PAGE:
The thought of another reality show actor running for president is absolutely nauseating, but it does bear watching in the sense of “forewarned is forearmed.” Dallas Mavericks owner Mark Cuban talks a lot with Steve Bannon, including about the possibility of Cuban running for president in 2020, believe it or not.
I know Mark Cuban well. He backed me big-time but I wasn't interested in taking all of his calls.He's not smart enough to run for president!
— Donald J. Trump (@realDonaldTrump) February 12, 2017
It is their identities as political outsiders that likely most interests Bannon. Since leaving the White House, Bannon has already gone head-to-head with Trump when backing Roy Moore against the Trump-endorsed Luther Strange in the Republican primary for Alabama's special Senate election. Yet at the same time, Bannon has claimed to still be an ardent backer of the Trump agenda.
Perhaps Bannon is just hedging his bets ahead of 2020. After all, Vanity Fair reported him as saying last month that he thinks Trump only has a 30 percent chance of completing a full four-year term.
When asked by TMZ Thursday whether Cuban would be taken seriously as a Republican candidate, Bannon responded “Not as a Republican…Democrat.”
Yet, also on Thursday, Cuban insisted that running as a Democrat was something he would never consider, but that he was “honestly considering” doing so as a Republican or independent.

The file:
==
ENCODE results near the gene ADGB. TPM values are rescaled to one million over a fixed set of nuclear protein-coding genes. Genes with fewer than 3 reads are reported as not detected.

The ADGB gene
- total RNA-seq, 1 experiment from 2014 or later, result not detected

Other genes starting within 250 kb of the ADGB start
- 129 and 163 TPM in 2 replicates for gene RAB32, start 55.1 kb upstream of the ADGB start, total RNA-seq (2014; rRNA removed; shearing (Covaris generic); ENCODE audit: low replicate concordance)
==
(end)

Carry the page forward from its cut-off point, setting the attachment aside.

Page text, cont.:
“The positive about running as a Republican is that you get to go head on with Trump in the primaries,” he said at The New York Times DealBook Conference.
Apparently this dialogue between Bannon and Cuban has been going on for some time. Daily Beast:
He [Cuban] downplayed the interactions in an email exchange with The Daily Beast, saying merely that he “texted with him a few time[s]” and that none, he believed, had “been more than one full sentence.” But according to four sources familiar with their conversations, the two have been in touch for months about a possible 2020 bid. Bannon, these sources say, has encouraged Cuban to run and to consider doing so as a Democrat, seeing it as a realistic path to a viable presidential run.
“They talk regularly,” said Sam Nunberg, a former Trump adviser who is close to Bannon. “They’re very similar. They have a lot of synergy there. Even when [Steve] went to work for Trump, Mark would be interviewed and say nice things about Steve.”
Cuban hasn’t been shy about entertaining the idea of making a run. At an event on Thursday in New York, he said that he if he were to do so, it would be independent of one of the two major political parties.
The only venue wherein this conversation should rightfully be taking place is in the realm of comedy and Andy Borowitz of the New Yorker has put this topic in proper perspective:
VIRGINIA AND NEW JERSEY (The Borowitz Report)—Throwing caution to the wind, voters in Virginia and New Jersey on Tuesday night overturned the political applecart and chose as their new governors two men with no reality-show experience whatsoever.
Republican officials were staggered by the voters’ decision because, historically, reality shows have been a reliable proving ground for the nation’s finest leaders.
Ronna Romney McDaniel, the chairwoman of the Republican National Committee, said that the voters’ risky bet on two men who had never set foot on a reality-show stage showed that the electorate was acting “emotionally and not rationally.”
“You look at the résumés of these two men and you won’t find ‘Survivor,’ you won’t find ‘Big Brother,’ you won’t find ‘The Bachelor,’ ” she said. “What we have are two individuals who are, to put it mildly, unfit for office.”
No disrespect to Mark Cuban, but it is to be sincerely hoped that he doesn’t pursue this rather bizarre ambition. With respect to reality show presidents, quoth the raven should be our guiding and unswerving principle.